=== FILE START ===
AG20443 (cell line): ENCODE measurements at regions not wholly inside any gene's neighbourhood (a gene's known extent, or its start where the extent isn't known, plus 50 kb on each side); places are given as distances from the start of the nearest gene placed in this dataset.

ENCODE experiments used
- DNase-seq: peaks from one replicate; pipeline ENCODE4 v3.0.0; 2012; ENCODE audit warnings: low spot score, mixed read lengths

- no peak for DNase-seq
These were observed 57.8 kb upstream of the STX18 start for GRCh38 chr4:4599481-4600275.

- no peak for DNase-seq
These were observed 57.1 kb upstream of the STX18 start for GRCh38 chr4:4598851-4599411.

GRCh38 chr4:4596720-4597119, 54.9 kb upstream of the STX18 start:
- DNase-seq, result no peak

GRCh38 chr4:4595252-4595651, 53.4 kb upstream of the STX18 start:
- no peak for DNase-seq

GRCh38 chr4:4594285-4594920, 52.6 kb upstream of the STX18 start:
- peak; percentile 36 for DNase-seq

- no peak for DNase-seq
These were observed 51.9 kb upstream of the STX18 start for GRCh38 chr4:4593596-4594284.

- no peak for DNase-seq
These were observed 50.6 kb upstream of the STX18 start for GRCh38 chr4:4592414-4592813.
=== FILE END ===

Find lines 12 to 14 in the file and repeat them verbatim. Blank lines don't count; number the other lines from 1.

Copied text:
GRCh38 chr4:4594285-4594920, 52.6 kb upstream of the STX18 start:
- peak; percentile 36 for DNase-seq

- no peak for DNase-seq